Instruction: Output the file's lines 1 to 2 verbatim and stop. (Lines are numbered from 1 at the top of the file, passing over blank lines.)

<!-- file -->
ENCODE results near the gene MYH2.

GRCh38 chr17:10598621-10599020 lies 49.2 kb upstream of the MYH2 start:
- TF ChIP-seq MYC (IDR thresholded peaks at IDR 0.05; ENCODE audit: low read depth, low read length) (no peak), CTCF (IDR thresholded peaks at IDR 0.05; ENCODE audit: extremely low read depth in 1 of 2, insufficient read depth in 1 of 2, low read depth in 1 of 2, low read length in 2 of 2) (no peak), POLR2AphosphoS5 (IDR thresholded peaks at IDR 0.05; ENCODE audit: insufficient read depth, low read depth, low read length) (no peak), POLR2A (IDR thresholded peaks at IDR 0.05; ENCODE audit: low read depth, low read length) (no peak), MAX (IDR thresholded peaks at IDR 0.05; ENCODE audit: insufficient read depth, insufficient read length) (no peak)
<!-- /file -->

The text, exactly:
ENCODE results near the gene MYH2.

GRCh38 chr17:10598621-10599020 lies 49.2 kb upstream of the MYH2 start: